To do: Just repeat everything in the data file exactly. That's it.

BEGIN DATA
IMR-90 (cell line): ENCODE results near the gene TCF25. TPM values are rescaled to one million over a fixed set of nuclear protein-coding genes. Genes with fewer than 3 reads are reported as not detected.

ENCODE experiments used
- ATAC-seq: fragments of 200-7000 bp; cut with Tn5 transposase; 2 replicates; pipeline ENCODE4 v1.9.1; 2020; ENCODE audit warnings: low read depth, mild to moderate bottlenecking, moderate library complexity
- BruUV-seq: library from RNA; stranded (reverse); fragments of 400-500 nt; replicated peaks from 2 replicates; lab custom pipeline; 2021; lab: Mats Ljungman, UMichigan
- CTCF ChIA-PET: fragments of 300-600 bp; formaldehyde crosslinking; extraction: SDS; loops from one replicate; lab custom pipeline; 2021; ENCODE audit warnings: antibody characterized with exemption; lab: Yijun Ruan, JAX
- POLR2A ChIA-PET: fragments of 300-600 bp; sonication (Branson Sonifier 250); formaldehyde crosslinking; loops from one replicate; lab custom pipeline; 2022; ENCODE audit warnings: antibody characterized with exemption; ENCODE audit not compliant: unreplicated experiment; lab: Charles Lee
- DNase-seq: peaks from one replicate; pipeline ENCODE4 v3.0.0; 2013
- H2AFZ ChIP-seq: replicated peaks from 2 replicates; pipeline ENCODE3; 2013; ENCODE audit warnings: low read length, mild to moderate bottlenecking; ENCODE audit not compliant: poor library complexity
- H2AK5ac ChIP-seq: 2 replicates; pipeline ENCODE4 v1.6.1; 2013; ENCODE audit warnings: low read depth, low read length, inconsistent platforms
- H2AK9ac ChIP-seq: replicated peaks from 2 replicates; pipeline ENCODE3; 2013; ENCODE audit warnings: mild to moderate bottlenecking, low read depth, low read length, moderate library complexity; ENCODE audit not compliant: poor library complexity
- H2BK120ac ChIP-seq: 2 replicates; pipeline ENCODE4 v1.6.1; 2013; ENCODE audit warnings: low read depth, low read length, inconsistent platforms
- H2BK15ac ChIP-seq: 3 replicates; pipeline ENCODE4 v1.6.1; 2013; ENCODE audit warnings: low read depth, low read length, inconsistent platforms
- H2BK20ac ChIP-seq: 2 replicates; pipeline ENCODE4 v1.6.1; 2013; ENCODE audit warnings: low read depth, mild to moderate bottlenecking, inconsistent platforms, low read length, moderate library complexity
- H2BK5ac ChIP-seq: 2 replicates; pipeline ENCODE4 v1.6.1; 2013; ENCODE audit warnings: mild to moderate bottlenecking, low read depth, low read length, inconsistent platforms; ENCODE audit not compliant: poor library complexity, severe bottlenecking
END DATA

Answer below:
IMR-90 (cell line): ENCODE results near the gene TCF25. TPM values are rescaled to one million over a fixed set of nuclear protein-coding genes. Genes with fewer than 3 reads are reported as not detected.

ENCODE experiments used
- ATAC-seq: fragments of 200-7000 bp; cut with Tn5 transposase; 2 replicates; pipeline ENCODE4 v1.9.1; 2020; ENCODE audit warnings: low read depth, mild to moderate bottlenecking, moderate library complexity
- BruUV-seq: library from RNA; stranded (reverse); fragments of 400-500 nt; replicated peaks from 2 replicates; lab custom pipeline; 2021; lab: Mats Ljungman, UMichigan
- CTCF ChIA-PET: fragments of 300-600 bp; formaldehyde crosslinking; extraction: SDS; loops from one replicate; lab custom pipeline; 2021; ENCODE audit warnings: antibody characterized with exemption; lab: Yijun Ruan, JAX
- POLR2A ChIA-PET: fragments of 300-600 bp; sonication (Branson Sonifier 250); formaldehyde crosslinking; loops from one replicate; lab custom pipeline; 2022; ENCODE audit warnings: antibody characterized with exemption; ENCODE audit not compliant: unreplicated experiment; lab: Charles Lee
- DNase-seq: peaks from one replicate; pipeline ENCODE4 v3.0.0; 2013
- H2AFZ ChIP-seq: replicated peaks from 2 replicates; pipeline ENCODE3; 2013; ENCODE audit warnings: low read length, mild to moderate bottlenecking; ENCODE audit not compliant: poor library complexity
- H2AK5ac ChIP-seq: 2 replicates; pipeline ENCODE4 v1.6.1; 2013; ENCODE audit warnings: low read depth, low read length, inconsistent platforms
- H2AK9ac ChIP-seq: replicated peaks from 2 replicates; pipeline ENCODE3; 2013; ENCODE audit warnings: mild to moderate bottlenecking, low read depth, low read length, moderate library complexity; ENCODE audit not compliant: poor library complexity
- H2BK120ac ChIP-seq: 2 replicates; pipeline ENCODE4 v1.6.1; 2013; ENCODE audit warnings: low read depth, low read length, inconsistent platforms
- H2BK15ac ChIP-seq: 3 replicates; pipeline ENCODE4 v1.6.1; 2013; ENCODE audit warnings: low read depth, low read length, inconsistent platforms
- H2BK20ac ChIP-seq: 2 replicates; pipeline ENCODE4 v1.6.1; 2013; ENCODE audit warnings: low read depth, mild to moderate bottlenecking, inconsistent platforms, low read length, moderate library complexity
- H2BK5ac ChIP-seq: 2 replicates; pipeline ENCODE4 v1.6.1; 2013; ENCODE audit warnings: mild to moderate bottlenecking, low read depth, low read length, inconsistent platforms; ENCODE audit not compliant: poor library complexity, severe bottlenecking